Statistical analyses were carried out using the SPSS 15.0 (SPSS, Inc.) statistical package. The frequencies of polymorphic genotypes and selected characteristics of the subjects under study were determined using the Frequency procedure, whereas the differences among groups were tested by the χ2 test. Continuous variables were described as mean ± SD and/or median, minimum, and maximum values as determined using the Descriptives procedure. Because the distributions of variables were highly skewed, we analyzed the data employing two nonparametric tests, i.e. the Mann-Whitney U test to compare two groups and the Kruskal-Wallis H test to compare three groups. For subjects with multiple measurements of airborne 1,3-butadiene, statistical analyses were done using the individual arithmetic mean values. Air or biological levels that were below the limit of detection were arbitrarily assigned a value of 0.5 of the detection limit for the purpose of statistical analyses. The correlation between variables was assessed using Spearman's ρ. The influence of age, smoking habit, alcohol consumption, genetic polymorphism of GST, and residence on the activity of GST enzymes and the percentage of glutathionylated hemoglobin was evaluated by monovariate analysis. Those variables influencing the investigated biomarkers in the monovariate analysis were included in a multiple regression model to evaluate the effects of airborne 1,3-butadiene exposure (ln-transformed), work job (0 = foresters, 1 = petrochemical workers), and GSTT1 genotype (0 = null genotype, 1 = active genotype), taken as independent variables, on biomarker levels (ln-transformed), taken as dependent variables. A P value of <0.05 was considered significant.

Selected characteristics of studied subjects divided according to job title are reported in Table 1. A comparison of the three groups shows the main differences to be: (a) 1,3-butadiene exposed workers were younger than either workers not exposed to 1,3-butadiene or foresters; (b) alcohol consumption was higher in foresters than in the other two groups; and (c) the foresters lived in rural areas, whereas petrochemical workers, either exposed to 1,3-butadiene or not, were mainly resident in urban and suburban areas.

Effect of 1,3-Butadiene Exposure on GST Activity and Glutathionylated Hemoglobin

Personal exposure to 1,3-butadiene resulted significantly higher in 1,3-butadiene-exposed workers than in workers not exposed to 1,3-butadiene or in foresters. Marginally higher airborne 1,3-butadiene levels were found when comparing workers not exposed to 1,3-butadiene with foresters (P = 0.075). GST activity was assayed with two different substrates (EPNP and CDNB) with the aim of distinguishing between GST T1-1 and GST P1-1 isoenzymes present in the RBC. There was a significant decrease of GST activity in the RBC of both 1,3-butadiene-exposed workers and in workers not exposed to 1,3-butadiene in comparison with foresters. With EPNP as the cosubstrate, the median values for 1,3-butadiene-exposed workers and for workers not exposed to 1,3-butadiene were 9.2 units/g Hb (range, 1.5-101.5) and 8.0 units/g Hb (2.3-70.0) respectively; these levels were significantly lower than the values of 59.0 units/g Hb (18.4-110.0) observed in foresters. With CDNB as the cosubstrate, the median values for 1,3-butadiene-exposed workers and workers not exposed to 1,3-butadiene were 3.6 units/g Hb (ranging from 1.2 to 8.8) and 3.2 units/g Hb (0.6-11.2), respectively. Again, these values resulted significantly lower than the 8.3 units/g Hb (2.5-26.6) found in the forester group of subjects. In the case of glutathionylated hemoglobin, we observed a significant increase in both groups of petrochemical workers with median values of 6.6% (ranging from 3.6 to 17.1) in 1,3-butadiene-exposed workers and 6.0% (2.8-9.9) in workers not exposed to 1,3-butadiene, in comparison with 2.3% (<0.5-9.6) in the forester control group. No significant difference was found when the levels of GST activity, using either EPNP and CDNB, and glutathionylated hemoglobin were compared between workers not exposed to 1,3-butadiene and 1,3-butadiene-exposed workers. All these data are summarized in Table 2 and shown in Fig. 1.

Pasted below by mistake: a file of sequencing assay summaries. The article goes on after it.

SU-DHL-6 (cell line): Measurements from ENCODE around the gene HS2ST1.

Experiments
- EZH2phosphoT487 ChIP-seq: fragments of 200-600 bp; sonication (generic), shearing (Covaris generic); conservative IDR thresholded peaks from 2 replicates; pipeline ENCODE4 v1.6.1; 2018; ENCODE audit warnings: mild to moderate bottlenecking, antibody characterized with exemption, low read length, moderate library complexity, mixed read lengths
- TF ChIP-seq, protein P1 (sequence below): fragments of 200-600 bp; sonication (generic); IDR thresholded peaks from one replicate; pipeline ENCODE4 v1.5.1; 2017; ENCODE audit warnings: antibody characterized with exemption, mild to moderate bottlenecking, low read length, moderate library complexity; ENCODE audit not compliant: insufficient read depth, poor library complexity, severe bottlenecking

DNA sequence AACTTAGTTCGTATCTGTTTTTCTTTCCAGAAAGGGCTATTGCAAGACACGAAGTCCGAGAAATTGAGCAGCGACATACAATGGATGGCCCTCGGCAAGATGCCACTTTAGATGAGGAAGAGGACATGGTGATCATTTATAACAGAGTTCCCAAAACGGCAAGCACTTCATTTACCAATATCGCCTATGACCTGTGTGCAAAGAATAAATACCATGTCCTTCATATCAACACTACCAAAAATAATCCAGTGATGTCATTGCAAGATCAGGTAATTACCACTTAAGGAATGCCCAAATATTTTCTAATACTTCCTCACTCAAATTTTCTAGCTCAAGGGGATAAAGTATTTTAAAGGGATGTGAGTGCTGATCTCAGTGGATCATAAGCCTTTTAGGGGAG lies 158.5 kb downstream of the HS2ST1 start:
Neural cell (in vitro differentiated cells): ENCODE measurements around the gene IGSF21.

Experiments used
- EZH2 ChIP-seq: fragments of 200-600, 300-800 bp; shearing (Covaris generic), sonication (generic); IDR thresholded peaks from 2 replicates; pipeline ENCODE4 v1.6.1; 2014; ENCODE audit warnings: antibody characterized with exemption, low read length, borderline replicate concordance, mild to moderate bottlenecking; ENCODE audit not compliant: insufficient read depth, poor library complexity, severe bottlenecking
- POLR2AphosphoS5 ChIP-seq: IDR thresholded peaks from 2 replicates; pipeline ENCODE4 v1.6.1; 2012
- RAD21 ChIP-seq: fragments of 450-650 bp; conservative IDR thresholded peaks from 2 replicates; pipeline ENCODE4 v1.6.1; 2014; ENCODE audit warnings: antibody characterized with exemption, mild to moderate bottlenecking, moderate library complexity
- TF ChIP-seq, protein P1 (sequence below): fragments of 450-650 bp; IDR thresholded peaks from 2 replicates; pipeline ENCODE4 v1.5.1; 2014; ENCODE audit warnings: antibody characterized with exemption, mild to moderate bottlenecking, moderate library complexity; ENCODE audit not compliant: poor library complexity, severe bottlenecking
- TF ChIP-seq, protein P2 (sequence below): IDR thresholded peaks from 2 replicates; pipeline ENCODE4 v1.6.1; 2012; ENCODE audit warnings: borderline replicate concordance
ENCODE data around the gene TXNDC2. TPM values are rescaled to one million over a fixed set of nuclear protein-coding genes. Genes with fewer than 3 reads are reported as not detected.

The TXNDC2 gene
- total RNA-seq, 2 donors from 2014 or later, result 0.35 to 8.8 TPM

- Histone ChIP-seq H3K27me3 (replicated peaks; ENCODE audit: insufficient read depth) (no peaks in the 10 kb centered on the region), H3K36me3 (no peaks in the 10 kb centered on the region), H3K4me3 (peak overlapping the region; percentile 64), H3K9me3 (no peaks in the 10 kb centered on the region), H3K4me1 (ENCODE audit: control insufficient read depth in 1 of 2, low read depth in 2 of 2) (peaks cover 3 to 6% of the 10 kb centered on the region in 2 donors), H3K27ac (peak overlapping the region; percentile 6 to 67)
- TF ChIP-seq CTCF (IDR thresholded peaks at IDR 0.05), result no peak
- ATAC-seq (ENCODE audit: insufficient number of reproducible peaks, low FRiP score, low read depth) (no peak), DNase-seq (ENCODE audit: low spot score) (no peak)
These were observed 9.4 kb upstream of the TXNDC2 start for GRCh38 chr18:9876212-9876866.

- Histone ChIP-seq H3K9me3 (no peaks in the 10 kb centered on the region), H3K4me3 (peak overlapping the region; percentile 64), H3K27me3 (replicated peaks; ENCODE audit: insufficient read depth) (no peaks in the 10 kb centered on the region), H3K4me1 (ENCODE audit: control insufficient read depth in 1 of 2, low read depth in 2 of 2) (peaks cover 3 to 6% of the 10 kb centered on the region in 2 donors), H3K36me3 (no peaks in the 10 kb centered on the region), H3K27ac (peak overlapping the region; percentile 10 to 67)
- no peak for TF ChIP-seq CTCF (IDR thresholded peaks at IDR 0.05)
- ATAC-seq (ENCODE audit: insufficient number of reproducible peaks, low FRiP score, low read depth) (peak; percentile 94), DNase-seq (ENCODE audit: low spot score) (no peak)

Table 3 reports Spearman's ρ correlation coefficients between environmental and biological markers in all the investigated subjects. A significant correlation was found between all these parameters, with negative correlations between personal exposure to 1,3-butadiene and GST activity toward both the substrates, and positive correlation between 1,3-butadiene personal exposure and percentage of glutathionylated hemoglobin. An inverse correlation was found between glutathionylated hemoglobin and GST activities (Spearman's ρ up to −0.567). When subjects were divided according to working settings, i.e., foresters versus petrochemical workers, high correlation coefficients were found for all the parameters, positive for 1,3-butadiene exposure and glutathionylated hemoglobin and negative for GST activities.

Genetic Polymorphism of Glutathione Transferases